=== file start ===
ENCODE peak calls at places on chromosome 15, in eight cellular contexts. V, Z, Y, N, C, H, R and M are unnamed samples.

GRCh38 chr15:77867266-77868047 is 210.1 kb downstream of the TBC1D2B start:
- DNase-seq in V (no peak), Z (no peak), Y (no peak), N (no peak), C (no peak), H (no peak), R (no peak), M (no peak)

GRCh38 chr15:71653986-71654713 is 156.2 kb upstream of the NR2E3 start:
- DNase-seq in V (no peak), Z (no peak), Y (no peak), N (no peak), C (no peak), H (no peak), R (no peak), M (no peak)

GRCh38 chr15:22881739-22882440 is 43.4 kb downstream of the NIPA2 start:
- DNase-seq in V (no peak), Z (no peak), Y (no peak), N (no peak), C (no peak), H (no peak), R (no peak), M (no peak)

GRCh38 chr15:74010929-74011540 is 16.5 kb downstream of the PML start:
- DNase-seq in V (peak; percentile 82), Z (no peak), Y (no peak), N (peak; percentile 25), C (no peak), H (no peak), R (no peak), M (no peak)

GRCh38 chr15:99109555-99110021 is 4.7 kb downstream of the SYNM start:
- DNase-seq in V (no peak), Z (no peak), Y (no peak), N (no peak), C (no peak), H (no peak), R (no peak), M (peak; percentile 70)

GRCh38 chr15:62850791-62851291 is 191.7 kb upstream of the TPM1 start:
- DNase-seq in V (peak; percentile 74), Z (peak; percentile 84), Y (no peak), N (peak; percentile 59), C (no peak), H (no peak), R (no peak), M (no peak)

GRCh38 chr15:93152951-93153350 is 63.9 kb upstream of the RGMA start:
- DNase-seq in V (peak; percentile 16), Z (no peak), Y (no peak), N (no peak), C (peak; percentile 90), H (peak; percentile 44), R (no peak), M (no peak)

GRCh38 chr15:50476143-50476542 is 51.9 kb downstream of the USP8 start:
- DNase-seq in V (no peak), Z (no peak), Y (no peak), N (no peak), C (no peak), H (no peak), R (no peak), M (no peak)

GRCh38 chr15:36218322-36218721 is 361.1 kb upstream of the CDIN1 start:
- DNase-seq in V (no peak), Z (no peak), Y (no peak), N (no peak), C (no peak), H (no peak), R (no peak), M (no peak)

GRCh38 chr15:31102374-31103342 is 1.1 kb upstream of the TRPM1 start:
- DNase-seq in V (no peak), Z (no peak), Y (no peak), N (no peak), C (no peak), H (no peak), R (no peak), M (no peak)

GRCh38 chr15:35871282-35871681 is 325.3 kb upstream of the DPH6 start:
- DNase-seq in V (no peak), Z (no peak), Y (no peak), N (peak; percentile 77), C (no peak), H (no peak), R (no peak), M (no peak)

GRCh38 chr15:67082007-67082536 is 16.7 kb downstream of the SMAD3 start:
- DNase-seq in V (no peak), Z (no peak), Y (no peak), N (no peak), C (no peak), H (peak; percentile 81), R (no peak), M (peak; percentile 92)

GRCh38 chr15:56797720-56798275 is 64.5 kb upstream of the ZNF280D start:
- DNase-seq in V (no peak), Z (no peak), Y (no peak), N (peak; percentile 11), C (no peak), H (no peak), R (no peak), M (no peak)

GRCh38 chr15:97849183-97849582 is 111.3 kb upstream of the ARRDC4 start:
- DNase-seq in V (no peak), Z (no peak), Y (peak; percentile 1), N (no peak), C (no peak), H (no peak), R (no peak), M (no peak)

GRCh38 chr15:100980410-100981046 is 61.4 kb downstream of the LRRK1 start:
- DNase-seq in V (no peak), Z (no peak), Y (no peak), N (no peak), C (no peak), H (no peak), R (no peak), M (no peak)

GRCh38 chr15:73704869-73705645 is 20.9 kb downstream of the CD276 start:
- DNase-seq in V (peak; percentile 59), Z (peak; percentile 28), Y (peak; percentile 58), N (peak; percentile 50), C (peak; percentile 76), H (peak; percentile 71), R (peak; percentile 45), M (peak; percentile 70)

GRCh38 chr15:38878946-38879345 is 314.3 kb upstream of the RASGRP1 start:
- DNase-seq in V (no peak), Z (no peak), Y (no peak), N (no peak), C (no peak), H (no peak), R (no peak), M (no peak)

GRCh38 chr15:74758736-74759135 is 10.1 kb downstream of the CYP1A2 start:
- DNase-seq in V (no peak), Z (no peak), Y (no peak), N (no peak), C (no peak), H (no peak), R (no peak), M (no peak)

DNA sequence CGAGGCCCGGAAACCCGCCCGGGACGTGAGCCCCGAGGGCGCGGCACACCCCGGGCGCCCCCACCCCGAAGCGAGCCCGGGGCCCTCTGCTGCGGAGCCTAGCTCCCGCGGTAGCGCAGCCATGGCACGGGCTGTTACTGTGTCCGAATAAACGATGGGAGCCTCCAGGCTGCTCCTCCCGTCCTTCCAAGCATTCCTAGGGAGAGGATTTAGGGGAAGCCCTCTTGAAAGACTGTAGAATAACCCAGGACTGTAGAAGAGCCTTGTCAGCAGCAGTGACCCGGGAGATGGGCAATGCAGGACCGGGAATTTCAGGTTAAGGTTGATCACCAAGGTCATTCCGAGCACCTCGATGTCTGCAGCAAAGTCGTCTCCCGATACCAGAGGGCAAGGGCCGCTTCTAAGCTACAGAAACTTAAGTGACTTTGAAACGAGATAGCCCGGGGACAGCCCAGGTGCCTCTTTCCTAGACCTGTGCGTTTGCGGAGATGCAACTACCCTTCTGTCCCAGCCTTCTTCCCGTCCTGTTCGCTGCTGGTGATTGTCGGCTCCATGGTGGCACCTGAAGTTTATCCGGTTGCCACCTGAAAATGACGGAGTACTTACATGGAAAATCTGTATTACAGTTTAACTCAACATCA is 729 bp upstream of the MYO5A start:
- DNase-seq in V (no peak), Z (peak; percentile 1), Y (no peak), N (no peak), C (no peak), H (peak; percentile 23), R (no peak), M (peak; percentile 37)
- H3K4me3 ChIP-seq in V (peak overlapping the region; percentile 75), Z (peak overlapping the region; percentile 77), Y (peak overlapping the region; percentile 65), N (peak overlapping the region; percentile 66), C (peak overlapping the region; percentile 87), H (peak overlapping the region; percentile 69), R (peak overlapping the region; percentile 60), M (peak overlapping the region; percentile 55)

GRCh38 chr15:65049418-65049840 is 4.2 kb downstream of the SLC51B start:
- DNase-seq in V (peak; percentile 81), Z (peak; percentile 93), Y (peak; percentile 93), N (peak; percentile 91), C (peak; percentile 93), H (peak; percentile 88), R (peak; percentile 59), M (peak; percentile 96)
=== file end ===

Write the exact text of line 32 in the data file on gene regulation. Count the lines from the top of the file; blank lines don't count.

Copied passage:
GRCh38 chr15:73704869-73705645 is 20.9 kb downstream of the CD276 start: